In a Sole Proprietorship you and the business are one-and-the-same. That is, your business does not have a separate legal identity from you – and therefore you are personally and completely exposed to all the risks. On the other hand, operating as a corporation or limited liability company can help to manage and better yet minimize those legal risks.

At my workshops around the country, I discuss the difference in a way that’s down-to-earth and understandable. For example, the use of a corporation makes sense if you intend to have the business continue in perpetuity after your death or if you wish to ‘go public’ (i.e. sell stock in the Stock Exchange). If you intend to ‘stay private’ (which makes sense for most people) a limited liability company (‘LLC’) probably makes sense.

The LLC is by far easier to maintain and manage. It has fewer formality requirements and the trend today in the United States is towards the registration of more LLCs than corporations every year. Given the statistics, I believe that trend will maintain itself and continue over the next several years.


It’s surprising but even today, many people still think that developing a strong and dynamic Business Plan is a mostly-academic exercise that has little practical place in the market today. But nothing could be farther from the truth.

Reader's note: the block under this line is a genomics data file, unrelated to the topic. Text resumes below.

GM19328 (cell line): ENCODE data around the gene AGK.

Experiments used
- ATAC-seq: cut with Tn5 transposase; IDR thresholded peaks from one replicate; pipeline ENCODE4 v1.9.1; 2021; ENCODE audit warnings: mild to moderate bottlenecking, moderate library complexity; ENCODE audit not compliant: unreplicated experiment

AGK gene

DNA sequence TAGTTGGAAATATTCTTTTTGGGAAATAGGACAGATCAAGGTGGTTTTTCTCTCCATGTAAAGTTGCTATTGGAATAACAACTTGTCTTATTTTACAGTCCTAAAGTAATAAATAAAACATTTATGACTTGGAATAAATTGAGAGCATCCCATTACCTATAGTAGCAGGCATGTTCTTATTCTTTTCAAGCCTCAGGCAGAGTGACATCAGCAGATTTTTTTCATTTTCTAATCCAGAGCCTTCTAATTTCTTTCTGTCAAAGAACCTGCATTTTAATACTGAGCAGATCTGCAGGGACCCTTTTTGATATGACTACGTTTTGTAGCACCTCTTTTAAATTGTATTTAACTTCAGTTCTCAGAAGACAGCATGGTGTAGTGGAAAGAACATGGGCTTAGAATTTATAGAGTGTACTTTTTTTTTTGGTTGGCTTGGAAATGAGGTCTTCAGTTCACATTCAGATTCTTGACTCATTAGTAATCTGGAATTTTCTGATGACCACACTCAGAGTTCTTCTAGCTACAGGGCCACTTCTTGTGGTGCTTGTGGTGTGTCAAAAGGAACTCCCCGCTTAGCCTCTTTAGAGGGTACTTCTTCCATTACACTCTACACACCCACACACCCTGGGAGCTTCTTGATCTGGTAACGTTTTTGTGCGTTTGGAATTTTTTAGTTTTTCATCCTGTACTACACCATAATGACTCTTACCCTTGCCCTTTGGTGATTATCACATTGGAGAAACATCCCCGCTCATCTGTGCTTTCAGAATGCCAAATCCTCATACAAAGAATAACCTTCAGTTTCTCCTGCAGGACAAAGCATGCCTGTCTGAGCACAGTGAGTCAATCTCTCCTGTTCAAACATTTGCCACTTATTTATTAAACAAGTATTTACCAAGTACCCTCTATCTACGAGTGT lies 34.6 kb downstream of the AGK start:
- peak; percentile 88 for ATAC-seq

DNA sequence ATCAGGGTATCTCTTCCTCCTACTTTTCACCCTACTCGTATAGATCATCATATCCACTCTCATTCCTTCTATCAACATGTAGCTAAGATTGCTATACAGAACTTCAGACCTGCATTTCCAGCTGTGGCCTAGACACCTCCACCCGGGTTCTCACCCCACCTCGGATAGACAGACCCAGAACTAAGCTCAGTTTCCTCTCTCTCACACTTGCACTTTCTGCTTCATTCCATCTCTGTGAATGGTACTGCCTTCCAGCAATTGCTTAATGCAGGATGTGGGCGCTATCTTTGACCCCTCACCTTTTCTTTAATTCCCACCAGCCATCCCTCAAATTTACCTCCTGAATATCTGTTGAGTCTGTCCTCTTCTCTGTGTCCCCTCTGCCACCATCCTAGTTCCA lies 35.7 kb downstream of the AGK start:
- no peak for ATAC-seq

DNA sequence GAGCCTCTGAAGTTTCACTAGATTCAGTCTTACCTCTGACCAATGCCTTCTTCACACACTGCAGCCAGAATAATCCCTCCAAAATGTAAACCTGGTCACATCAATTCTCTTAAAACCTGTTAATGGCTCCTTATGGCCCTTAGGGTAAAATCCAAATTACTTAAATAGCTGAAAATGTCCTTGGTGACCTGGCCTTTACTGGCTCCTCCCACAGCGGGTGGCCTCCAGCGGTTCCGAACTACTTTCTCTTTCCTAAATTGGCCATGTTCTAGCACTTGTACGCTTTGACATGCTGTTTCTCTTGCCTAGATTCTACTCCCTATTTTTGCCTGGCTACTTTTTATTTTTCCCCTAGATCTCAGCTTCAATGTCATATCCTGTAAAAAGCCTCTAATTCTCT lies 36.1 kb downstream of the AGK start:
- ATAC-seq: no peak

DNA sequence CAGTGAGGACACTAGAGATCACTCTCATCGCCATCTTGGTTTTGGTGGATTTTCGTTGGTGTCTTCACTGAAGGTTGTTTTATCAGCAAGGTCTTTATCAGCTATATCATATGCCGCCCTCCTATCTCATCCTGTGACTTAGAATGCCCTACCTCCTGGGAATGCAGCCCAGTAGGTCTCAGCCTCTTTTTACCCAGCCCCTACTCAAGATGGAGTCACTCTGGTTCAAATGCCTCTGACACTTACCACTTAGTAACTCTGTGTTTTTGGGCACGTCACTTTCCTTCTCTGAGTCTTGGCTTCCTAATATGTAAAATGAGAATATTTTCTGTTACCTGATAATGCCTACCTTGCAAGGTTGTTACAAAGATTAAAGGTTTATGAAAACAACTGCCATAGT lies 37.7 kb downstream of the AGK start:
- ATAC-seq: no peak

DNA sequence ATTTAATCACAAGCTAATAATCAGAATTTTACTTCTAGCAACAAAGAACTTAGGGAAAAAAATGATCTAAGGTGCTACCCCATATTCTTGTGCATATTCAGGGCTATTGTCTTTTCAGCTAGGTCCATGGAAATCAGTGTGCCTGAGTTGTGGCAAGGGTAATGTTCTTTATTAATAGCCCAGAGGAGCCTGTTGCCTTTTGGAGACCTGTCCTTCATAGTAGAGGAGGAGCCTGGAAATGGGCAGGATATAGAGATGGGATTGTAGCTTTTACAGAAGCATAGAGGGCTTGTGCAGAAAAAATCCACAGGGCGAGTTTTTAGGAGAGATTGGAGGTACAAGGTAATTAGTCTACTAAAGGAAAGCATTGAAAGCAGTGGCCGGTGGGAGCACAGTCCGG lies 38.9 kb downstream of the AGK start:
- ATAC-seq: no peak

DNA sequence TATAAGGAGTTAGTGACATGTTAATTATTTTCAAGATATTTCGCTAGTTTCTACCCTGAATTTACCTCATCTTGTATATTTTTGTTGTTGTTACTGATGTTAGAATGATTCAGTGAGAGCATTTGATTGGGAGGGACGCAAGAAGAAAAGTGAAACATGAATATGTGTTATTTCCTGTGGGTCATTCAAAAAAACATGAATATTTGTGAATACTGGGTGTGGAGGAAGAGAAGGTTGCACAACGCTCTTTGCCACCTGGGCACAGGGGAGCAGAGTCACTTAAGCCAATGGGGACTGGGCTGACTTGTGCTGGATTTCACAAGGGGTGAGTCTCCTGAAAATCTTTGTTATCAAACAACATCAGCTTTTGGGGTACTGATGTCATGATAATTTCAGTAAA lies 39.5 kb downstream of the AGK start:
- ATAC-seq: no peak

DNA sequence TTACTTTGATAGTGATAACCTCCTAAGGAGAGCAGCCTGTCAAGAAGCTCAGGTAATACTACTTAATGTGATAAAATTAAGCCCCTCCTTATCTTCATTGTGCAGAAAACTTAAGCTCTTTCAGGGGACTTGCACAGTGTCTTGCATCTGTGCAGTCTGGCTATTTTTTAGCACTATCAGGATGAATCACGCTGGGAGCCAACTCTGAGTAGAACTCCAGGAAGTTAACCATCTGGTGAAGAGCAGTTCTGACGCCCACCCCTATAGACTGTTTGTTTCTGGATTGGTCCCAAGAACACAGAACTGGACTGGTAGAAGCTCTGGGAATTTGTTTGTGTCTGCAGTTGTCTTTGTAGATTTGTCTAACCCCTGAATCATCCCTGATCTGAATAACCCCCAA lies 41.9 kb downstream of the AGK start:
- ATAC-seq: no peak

A well-crafted Business Plan should be the bedrock foundation of your business. It encompasses your vision, your message, your organization, your marketing, and even your financing. Without a written and specific Business Plan, a capital loan application has little credibility. However, with a Business Plan that is specific and well thought out, lenders have a much better picture of what you have in mind, and frankly, so do you.

You see, most business owners get what I like to call ‘Widgetitis’ – meaning that they get caught up in their widget concept and get so involved in its development that they ‘underwhelm’ potential Lenders when it’s time for the financing to get the business along its path.


Depending on the size and needs of your business, you may want to begin with a Home-Based Business. That means that your personal residence may become what the IRS calls your ‘principal place of business’. In such a case, you can legitimately take deductions for the business portion use of your home. If you identify a specific portion of your home as your working space, then treat that area as you would any other business space. That means having your primary work area there.

Set it up with your computer, internet connection, a fax machine, a dedicated business telephone line, answering service, office supplies and everything else you need to do business. It may require more than one area. For example, you might have inventory that is stored in a specific room or a portion of your garage or even another physical structure on your property.

If you are self-employed, you may be able to deduct certain expenses for the part of your home that you use for business. The use of that portion of your home you wish to deduct must be exclusively business.